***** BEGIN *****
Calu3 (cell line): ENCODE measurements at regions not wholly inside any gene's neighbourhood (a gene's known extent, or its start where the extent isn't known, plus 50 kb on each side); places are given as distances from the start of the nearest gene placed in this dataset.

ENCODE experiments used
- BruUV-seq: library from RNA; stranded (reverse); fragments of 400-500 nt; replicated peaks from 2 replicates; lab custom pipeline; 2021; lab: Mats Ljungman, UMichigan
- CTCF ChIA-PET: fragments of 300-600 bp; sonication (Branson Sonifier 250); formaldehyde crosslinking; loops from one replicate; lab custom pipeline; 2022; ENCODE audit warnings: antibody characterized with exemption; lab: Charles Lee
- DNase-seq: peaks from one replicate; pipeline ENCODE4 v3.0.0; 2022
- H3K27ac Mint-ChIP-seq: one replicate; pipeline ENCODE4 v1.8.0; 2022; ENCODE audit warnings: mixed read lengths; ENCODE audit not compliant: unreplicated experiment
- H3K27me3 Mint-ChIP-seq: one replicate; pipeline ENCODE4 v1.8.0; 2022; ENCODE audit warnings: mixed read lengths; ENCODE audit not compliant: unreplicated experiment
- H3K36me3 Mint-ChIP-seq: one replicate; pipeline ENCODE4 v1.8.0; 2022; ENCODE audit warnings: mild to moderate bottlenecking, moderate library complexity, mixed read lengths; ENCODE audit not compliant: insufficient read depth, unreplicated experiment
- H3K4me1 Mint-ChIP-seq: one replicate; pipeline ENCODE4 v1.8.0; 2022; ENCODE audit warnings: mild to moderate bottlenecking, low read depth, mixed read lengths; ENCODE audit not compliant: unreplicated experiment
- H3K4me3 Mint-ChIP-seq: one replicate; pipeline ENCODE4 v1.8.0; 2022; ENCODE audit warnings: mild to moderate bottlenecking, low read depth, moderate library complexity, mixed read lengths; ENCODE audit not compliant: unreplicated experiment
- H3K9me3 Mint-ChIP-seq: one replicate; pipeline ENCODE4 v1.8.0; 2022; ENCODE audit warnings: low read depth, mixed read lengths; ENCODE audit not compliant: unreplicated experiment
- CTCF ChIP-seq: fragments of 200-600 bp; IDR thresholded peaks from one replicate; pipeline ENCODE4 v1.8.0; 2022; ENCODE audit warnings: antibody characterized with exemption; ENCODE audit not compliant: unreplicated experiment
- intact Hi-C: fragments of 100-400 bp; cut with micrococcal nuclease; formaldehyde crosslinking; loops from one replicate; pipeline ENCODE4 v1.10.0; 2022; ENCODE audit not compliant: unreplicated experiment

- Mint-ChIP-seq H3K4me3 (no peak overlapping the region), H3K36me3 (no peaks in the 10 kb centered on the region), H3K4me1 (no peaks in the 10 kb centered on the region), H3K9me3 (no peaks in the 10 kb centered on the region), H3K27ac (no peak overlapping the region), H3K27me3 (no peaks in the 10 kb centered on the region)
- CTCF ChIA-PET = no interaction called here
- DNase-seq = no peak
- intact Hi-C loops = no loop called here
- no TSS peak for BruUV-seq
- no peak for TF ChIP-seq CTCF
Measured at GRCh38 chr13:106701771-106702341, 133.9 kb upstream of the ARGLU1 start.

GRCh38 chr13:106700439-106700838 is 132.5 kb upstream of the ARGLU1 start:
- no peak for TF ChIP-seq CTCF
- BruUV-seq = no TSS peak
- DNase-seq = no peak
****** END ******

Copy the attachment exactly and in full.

Calu3 (cell line): ENCODE measurements at regions not wholly inside any gene's neighbourhood (a gene's known extent, or its start where the extent isn't known, plus 50 kb on each side); places are given as distances from the start of the nearest gene placed in this dataset.

ENCODE experiments used
- BruUV-seq: library from RNA; stranded (reverse); fragments of 400-500 nt; replicated peaks from 2 replicates; lab custom pipeline; 2021; lab: Mats Ljungman, UMichigan
- CTCF ChIA-PET: fragments of 300-600 bp; sonication (Branson Sonifier 250); formaldehyde crosslinking; loops from one replicate; lab custom pipeline; 2022; ENCODE audit warnings: antibody characterized with exemption; lab: Charles Lee
- DNase-seq: peaks from one replicate; pipeline ENCODE4 v3.0.0; 2022
- H3K27ac Mint-ChIP-seq: one replicate; pipeline ENCODE4 v1.8.0; 2022; ENCODE audit warnings: mixed read lengths; ENCODE audit not compliant: unreplicated experiment
- H3K27me3 Mint-ChIP-seq: one replicate; pipeline ENCODE4 v1.8.0; 2022; ENCODE audit warnings: mixed read lengths; ENCODE audit not compliant: unreplicated experiment
- H3K36me3 Mint-ChIP-seq: one replicate; pipeline ENCODE4 v1.8.0; 2022; ENCODE audit warnings: mild to moderate bottlenecking, moderate library complexity, mixed read lengths; ENCODE audit not compliant: insufficient read depth, unreplicated experiment
- H3K4me1 Mint-ChIP-seq: one replicate; pipeline ENCODE4 v1.8.0; 2022; ENCODE audit warnings: mild to moderate bottlenecking, low read depth, mixed read lengths; ENCODE audit not compliant: unreplicated experiment
- H3K4me3 Mint-ChIP-seq: one replicate; pipeline ENCODE4 v1.8.0; 2022; ENCODE audit warnings: mild to moderate bottlenecking, low read depth, moderate library complexity, mixed read lengths; ENCODE audit not compliant: unreplicated experiment
- H3K9me3 Mint-ChIP-seq: one replicate; pipeline ENCODE4 v1.8.0; 2022; ENCODE audit warnings: low read depth, mixed read lengths; ENCODE audit not compliant: unreplicated experiment
- CTCF ChIP-seq: fragments of 200-600 bp; IDR thresholded peaks from one replicate; pipeline ENCODE4 v1.8.0; 2022; ENCODE audit warnings: antibody characterized with exemption; ENCODE audit not compliant: unreplicated experiment
- intact Hi-C: fragments of 100-400 bp; cut with micrococcal nuclease; formaldehyde crosslinking; loops from one replicate; pipeline ENCODE4 v1.10.0; 2022; ENCODE audit not compliant: unreplicated experiment

- Mint-ChIP-seq H3K4me3 (no peak overlapping the region), H3K36me3 (no peaks in the 10 kb centered on the region), H3K4me1 (no peaks in the 10 kb centered on the region), H3K9me3 (no peaks in the 10 kb centered on the region), H3K27ac (no peak overlapping the region), H3K27me3 (no peaks in the 10 kb centered on the region)
- CTCF ChIA-PET = no interaction called here
- DNase-seq = no peak
- intact Hi-C loops = no loop called here
- no TSS peak for BruUV-seq
- no peak for TF ChIP-seq CTCF
Measured at GRCh38 chr13:106701771-106702341, 133.9 kb upstream of the ARGLU1 start.

GRCh38 chr13:106700439-106700838 is 132.5 kb upstream of the ARGLU1 start:
- no peak for TF ChIP-seq CTCF
- BruUV-seq = no TSS peak
- DNase-seq = no peak